AMERICAN QUARTER, MESSINA                                            312

AN ERUPTION OF MT. ETNA                                              313

THE ROAD TO TAORMINA                                                 313

MT. ETNA FROM TAORMINA                                               324


CHOIR STALLS, SAN DOMENICO, TAORMINA                                 325

FRIAR JOSEPH’S MISSAL                                                325

FORT EURYELUS, SYRACUSE                                              352


GIRGENTI. A WINE CART                                                353

GIRGENTI. A SICILIAN CART                                            353

CHURCH OF SAN GIOVANNI, SYRACUSE                                     360

THEATRE, PALERMO                                                     360

ETRUSCAN SARCOPHAGUS, PALERMO MUSEUM                                 361

IN THE MUSEUM, PALERMO                                               361

VILLA TASCA, PALERMO                                                 376

VILLA D’ORLEANS, PALERMO                                             376

FOUNTAIN OF THE PRETORIA, PALERMO                                    377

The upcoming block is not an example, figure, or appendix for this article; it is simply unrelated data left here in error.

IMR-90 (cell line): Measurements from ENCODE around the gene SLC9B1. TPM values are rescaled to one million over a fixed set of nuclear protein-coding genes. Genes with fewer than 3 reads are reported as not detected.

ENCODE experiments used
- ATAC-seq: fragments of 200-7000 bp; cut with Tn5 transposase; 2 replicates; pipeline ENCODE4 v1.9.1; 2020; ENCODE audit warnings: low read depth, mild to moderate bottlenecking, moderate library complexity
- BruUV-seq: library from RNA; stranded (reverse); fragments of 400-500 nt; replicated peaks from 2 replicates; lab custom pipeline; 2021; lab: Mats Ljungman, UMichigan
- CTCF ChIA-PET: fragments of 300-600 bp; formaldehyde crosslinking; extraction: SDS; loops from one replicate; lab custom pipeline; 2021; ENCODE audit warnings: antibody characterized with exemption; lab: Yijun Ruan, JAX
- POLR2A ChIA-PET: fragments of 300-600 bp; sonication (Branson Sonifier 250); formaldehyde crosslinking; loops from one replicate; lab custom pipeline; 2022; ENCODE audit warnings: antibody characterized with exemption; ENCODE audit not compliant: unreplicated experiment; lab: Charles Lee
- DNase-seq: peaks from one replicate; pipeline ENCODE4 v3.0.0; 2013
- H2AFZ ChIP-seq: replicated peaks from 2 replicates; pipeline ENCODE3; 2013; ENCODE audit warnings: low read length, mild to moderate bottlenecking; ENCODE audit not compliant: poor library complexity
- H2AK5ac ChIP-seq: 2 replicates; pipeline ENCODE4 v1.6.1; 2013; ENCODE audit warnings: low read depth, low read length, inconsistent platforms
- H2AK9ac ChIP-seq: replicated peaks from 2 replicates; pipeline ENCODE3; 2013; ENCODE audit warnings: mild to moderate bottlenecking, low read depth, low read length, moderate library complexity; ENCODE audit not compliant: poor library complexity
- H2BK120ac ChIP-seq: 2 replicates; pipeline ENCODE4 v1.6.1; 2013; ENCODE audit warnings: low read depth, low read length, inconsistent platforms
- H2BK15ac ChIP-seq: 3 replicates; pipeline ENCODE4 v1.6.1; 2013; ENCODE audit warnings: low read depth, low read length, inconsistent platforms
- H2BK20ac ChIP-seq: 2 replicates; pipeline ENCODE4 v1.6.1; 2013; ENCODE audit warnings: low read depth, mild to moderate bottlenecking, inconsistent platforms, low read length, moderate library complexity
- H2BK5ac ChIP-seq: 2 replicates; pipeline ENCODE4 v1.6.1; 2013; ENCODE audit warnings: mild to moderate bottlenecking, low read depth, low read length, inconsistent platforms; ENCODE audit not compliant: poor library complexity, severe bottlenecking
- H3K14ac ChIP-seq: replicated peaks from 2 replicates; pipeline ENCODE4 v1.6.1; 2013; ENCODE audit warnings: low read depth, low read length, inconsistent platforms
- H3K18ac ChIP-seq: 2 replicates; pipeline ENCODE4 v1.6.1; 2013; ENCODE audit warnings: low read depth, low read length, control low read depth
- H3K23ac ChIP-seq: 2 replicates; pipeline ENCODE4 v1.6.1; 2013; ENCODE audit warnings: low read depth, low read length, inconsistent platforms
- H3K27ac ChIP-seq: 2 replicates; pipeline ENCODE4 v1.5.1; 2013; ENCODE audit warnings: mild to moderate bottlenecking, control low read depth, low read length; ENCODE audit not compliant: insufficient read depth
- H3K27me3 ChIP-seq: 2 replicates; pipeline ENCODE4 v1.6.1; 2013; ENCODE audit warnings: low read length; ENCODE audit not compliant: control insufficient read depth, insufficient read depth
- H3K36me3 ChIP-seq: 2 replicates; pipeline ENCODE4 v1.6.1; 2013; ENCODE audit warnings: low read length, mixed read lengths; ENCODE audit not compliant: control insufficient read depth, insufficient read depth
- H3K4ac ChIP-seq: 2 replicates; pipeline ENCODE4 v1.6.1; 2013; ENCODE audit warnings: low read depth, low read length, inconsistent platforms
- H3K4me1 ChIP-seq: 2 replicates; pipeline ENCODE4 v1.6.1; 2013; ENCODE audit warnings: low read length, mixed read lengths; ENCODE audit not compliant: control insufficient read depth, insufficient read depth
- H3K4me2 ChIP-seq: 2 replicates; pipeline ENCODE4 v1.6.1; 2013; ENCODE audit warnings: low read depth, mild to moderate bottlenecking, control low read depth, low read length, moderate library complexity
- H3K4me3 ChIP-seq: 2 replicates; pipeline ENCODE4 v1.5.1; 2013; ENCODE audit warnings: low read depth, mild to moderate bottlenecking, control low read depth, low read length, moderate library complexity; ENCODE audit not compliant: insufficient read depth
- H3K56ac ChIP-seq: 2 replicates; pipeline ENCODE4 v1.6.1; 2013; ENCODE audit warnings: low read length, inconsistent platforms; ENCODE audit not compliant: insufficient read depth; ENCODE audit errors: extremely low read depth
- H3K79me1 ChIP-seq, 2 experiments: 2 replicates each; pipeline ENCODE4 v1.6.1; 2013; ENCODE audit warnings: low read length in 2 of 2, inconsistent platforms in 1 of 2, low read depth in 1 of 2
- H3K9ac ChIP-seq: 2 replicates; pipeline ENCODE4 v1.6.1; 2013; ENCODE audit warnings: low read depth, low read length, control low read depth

CHURCH OF SAN GIOVANNI, PALERMO                                      377

TOWER OF THE MARTORANA, PALERMO                                      390

WATER CARRIERS, TAORMINA                                             390

CHURCH OF THE MARTORANA, PALERMO                                     391

PALERMO. CAPELLA PALATINA                                            391

MONREALE                                                             396

THE ROYAL PALACE, PALERMO                                            397

THE CATHEDRAL, PALERMO                                               397

REAR OF THE CATHEDRAL, MONREALE                                      400


MONTE PELLEGRINO, PALERMO                                            401

FAÇADE OF THE CATHEDRAL, MONREALE                                    401

INTERIOR OF THE CATHEDRAL, MONREALE                                  404

MONREALE. THE CLOISTERS                                              404

BRONZE DOOR OF THE CATHEDRAL, MONREALE                               405

THE ARAB FOUNTAIN, MONREALE                                          405

PALERMO. THE QUATTRO CANTI                                           432

PALERMO. THE MARINA                                                  432

“SCORPIONS” MEASURING OFF THE LAND                                   433


AMERICAN VILLAGE                                                     440

MESSINA. PAINTING THE AMERICAN COTTAGES                              440



ENCLOSING GANG AT WORK                                               464

GRAND HOTEL REGINA ELENA FROM THE RAILROAD                           465



       *       *       *       *       *

MAP OF SICILY                                                          1